I just spent several (as in > 8) hours between last night and tonight diagnosing what appeared to be a threading issue in a fairly large and complex code base, and it just reminded me just how hard diagnosing race conditions in multi-threading code can be.

While the code has some unit tests (not as many as I'd like; working on that), the problem only became apparent in a larger, very specific scenario involving long execution times and a big load (in fact running the whole scenario uses 100% CPU time for more than 10 minutes). The entire test scenario actually moves some 40.000 messages or so.

Directly diagnosing these things in the debugger is usually impossible. Either the debugger gets in the way (as it affects how multi-threaded code runs) or you can only see the results of the problem (i.e. catch an unexpected exception as it is thrown, which may be too late to see what the problem actually was). Unfortunately this may mean resorting to good old Debug.WriteLine().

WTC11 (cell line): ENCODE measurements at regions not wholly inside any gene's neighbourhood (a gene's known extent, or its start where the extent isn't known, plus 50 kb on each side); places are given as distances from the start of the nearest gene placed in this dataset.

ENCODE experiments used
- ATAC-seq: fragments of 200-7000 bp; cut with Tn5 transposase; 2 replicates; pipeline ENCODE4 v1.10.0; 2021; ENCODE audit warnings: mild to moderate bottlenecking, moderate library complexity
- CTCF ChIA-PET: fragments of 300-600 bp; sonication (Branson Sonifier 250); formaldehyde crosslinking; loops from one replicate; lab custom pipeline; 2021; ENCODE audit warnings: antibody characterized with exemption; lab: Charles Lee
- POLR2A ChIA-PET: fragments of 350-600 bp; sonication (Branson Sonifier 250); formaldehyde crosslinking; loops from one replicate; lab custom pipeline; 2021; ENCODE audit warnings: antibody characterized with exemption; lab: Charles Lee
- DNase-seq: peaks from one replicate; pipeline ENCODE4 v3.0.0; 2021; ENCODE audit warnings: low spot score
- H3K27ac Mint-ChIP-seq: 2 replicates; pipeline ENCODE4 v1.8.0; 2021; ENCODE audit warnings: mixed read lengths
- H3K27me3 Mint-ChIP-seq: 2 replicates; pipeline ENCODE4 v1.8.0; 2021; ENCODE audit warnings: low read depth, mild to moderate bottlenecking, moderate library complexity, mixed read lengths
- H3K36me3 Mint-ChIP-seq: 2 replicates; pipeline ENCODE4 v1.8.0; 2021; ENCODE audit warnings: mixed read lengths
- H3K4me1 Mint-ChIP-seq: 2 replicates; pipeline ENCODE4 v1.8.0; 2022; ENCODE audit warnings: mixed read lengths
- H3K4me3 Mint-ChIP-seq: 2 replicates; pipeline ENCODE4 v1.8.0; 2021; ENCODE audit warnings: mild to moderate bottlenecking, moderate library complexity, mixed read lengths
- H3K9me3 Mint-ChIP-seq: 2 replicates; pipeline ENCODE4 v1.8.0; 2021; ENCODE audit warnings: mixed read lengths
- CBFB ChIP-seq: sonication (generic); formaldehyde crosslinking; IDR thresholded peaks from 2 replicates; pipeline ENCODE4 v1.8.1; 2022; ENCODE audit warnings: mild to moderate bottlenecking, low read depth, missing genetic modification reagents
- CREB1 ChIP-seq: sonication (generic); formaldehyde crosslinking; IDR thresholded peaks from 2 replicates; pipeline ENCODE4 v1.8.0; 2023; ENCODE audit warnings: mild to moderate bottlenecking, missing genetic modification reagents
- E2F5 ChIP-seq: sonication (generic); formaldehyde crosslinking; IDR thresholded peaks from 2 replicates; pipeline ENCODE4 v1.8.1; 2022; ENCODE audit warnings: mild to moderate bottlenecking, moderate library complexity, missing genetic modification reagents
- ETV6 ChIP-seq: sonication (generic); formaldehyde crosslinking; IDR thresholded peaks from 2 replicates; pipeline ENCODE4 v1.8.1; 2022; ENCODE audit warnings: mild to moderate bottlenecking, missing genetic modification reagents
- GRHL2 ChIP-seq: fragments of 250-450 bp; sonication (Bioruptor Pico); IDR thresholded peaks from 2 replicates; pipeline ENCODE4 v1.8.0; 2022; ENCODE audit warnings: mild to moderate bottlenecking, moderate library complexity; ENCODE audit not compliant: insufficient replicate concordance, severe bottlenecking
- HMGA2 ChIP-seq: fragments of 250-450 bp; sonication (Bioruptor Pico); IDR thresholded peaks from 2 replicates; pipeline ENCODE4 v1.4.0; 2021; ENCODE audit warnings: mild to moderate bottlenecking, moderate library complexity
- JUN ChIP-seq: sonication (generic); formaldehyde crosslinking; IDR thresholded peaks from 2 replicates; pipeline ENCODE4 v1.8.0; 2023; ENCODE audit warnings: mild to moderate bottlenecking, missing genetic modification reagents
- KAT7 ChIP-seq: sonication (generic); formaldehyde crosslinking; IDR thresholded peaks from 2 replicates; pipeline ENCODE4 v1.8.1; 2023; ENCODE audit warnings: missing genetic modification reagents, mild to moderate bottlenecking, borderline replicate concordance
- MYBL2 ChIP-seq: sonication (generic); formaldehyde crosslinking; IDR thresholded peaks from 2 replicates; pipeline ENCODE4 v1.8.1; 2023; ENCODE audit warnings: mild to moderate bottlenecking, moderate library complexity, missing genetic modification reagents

One thing that made this problem a lot harder to diagnose than I expected was that trying putting a simple Debug.WriteLine() statement is some significant points of the code base, cause the problem to simply go away. Not cool. This mean I couldn't output too much data and instead had to infer a few things from what little trace information I could get.

I eventually was able to get to the source of the problem (at least I think I did). Turned out to be, indeed, a nasty race condition: A buffer was compacted and reused while some upper layers of the stack were still holding on to "views" of sections of the buffer without actually having consumed them yet (think something like sliced ByteBuffers in Java). Right now, I have the local scenario running with no errors, though I still have some cleanup to do after messing around a lot to get to the bottom of the problem :)

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Tomas Restrepo

Software developer located in Colombia. Sr. PFE at Microsoft.